California Governor vetoes excellent "big box review" law
In response to this year's debacle in San Diego, where the city passed a very good big box review ordinance, but a hardcore campaign orchestrated by people and organizations associated with Walmart ended up with the ordinance being repealed, California State Senator Juan Vargas entered legislation for a state-wide requirement.
Even though California already has a pretty good process under the CEQA (California Environmental Quality Assessment) which includes a review of the potential for decay of extant development vis-a-vis new development, it was felt that a stronger law would benefit communities dealing with the new urban push by megastores.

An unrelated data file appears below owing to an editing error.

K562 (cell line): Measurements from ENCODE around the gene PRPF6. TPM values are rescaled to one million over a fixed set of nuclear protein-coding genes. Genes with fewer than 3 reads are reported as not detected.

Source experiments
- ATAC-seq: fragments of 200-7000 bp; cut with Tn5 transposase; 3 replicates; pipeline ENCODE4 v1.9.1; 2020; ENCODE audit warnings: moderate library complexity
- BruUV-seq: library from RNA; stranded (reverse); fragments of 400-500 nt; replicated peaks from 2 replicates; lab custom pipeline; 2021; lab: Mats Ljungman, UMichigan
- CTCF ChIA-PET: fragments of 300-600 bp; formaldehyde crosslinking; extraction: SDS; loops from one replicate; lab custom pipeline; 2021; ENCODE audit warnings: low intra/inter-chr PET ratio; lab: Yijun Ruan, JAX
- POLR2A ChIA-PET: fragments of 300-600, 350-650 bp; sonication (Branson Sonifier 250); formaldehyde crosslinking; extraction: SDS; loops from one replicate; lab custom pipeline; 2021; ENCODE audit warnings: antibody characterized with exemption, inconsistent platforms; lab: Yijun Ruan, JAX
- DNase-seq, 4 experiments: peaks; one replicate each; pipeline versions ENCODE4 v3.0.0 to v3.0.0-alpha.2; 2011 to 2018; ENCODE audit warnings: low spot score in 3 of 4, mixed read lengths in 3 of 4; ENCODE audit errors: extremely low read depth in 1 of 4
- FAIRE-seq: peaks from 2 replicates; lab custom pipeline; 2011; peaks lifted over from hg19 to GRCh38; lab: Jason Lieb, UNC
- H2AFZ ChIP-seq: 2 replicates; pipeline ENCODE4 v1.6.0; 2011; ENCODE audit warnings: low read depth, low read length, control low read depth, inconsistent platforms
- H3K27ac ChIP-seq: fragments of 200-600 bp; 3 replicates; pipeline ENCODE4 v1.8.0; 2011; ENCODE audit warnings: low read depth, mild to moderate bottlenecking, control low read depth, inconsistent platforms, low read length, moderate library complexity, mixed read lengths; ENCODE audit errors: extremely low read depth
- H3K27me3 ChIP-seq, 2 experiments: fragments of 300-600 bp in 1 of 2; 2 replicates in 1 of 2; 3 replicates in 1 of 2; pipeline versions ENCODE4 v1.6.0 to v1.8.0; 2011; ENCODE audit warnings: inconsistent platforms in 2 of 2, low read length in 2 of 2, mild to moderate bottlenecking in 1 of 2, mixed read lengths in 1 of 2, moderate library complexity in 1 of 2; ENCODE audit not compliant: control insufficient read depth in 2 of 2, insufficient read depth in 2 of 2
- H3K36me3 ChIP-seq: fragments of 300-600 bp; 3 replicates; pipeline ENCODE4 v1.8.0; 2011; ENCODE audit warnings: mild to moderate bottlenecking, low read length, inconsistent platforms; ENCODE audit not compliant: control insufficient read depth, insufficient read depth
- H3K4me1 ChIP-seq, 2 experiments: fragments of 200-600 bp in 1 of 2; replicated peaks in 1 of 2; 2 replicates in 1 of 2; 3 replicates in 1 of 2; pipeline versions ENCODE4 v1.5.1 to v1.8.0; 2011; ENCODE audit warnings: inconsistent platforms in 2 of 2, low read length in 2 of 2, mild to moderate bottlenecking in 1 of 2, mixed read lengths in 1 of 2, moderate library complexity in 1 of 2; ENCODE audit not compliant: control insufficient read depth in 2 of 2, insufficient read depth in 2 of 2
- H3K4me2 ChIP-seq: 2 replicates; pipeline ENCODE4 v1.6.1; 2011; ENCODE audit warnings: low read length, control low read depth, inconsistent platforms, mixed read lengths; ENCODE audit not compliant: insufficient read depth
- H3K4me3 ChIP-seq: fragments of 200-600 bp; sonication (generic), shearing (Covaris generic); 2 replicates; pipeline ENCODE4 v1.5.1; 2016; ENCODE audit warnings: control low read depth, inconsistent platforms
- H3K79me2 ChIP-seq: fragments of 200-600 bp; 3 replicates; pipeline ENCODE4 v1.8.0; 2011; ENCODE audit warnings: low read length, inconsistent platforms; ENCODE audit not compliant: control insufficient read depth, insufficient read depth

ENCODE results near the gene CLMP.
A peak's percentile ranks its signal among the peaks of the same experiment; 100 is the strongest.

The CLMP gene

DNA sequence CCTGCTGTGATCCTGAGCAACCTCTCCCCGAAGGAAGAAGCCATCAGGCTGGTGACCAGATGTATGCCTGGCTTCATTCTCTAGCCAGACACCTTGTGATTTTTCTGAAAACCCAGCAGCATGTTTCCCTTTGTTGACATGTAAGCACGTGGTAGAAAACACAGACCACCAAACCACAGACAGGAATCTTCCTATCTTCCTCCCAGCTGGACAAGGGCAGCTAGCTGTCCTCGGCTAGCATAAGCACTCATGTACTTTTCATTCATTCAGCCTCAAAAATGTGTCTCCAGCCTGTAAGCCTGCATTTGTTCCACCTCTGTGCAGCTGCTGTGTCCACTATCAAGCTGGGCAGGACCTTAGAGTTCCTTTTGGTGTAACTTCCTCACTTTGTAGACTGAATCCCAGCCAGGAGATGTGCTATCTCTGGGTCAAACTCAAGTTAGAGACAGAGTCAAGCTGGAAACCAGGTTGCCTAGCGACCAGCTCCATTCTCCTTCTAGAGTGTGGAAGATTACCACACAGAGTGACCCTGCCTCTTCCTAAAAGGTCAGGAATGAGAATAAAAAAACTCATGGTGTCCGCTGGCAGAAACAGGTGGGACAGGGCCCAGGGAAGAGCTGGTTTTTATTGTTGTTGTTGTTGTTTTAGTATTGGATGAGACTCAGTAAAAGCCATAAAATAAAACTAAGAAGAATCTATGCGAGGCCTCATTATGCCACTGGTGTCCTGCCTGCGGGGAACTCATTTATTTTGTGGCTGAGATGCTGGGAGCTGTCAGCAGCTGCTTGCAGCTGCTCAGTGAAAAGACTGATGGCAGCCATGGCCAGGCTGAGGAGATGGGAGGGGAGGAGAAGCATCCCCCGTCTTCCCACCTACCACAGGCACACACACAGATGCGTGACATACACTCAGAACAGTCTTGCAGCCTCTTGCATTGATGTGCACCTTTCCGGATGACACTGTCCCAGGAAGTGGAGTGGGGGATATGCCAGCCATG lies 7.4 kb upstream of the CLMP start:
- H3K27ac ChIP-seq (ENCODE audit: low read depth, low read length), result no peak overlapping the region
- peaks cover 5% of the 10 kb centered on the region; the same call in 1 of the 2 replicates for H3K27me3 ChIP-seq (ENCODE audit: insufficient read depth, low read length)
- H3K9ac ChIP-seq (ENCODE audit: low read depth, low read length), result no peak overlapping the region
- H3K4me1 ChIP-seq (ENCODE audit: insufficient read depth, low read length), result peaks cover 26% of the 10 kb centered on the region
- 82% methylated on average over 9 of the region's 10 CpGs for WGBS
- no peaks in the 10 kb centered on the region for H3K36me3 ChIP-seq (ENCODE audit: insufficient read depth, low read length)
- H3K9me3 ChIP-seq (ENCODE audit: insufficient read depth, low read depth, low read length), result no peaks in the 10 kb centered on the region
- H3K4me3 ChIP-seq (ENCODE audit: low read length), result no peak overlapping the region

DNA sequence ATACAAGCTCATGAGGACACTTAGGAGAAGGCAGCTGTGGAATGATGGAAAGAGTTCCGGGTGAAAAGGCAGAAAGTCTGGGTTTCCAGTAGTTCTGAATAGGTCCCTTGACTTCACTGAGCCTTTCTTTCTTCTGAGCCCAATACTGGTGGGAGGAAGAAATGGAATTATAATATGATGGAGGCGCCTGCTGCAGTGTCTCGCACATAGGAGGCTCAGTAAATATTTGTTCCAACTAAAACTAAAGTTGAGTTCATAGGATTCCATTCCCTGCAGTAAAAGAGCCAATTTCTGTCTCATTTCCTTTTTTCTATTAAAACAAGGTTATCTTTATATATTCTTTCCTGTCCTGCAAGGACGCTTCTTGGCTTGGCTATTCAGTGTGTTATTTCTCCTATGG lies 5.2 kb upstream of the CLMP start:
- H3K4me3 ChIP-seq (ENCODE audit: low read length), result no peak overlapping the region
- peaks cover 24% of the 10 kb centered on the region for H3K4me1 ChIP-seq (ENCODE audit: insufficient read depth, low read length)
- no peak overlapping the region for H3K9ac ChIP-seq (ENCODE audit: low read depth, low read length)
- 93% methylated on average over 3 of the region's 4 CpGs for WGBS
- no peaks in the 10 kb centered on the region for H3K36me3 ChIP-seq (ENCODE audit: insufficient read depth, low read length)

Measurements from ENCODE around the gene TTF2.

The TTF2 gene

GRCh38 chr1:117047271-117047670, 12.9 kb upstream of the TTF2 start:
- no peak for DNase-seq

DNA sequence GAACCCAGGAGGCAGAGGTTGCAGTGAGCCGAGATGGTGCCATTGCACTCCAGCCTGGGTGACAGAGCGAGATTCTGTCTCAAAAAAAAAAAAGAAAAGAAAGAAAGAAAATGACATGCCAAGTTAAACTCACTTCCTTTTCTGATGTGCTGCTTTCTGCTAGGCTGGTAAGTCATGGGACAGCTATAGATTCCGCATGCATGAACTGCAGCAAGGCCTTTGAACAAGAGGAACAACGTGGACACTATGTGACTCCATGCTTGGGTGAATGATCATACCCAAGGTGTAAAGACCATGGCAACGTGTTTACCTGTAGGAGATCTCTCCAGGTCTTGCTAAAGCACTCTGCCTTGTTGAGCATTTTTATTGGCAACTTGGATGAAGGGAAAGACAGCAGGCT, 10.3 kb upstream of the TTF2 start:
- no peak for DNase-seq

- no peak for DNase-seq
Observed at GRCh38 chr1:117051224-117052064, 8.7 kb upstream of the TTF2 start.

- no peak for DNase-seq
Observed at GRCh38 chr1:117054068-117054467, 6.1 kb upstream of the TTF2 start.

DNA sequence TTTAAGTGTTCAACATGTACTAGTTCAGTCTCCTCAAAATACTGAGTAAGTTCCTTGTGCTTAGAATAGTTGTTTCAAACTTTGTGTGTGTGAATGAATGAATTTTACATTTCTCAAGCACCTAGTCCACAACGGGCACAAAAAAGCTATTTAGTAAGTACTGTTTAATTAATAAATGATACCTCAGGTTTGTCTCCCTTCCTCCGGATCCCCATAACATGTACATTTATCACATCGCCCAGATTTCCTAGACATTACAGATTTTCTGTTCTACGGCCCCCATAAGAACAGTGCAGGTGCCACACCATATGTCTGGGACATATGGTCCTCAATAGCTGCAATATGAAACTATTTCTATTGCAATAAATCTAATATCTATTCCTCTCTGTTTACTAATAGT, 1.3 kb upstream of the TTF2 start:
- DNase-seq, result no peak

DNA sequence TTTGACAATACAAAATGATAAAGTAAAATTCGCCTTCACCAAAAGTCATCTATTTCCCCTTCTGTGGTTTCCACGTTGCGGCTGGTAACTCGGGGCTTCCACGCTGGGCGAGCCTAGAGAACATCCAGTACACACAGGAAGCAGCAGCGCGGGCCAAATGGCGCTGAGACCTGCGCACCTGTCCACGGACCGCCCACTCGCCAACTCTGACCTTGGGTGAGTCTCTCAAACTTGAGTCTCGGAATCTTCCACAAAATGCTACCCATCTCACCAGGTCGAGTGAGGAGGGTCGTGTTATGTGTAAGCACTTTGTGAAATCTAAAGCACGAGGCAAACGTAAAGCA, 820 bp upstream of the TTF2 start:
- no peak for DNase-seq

-- Proposed California law, SB 469, Land use: development project review: superstores
Yesterday, Governor Jerry Brown vetoed the legislation. See "Jerry Brown rejects new restrictions on megastores" from the Los Angeles Times.
In any case, the legislation is a model for local ordinances with strong review provisions and procedures.
Communities facing the entry of such stores ought to be dealing with improvements in their ordinances and regulations right now, before the stores begin to arrive, not after they submit plans.
Locally this is relevant to DC and Montgomery County, Maryland, although it's too late to help with regard to Walmart in DC.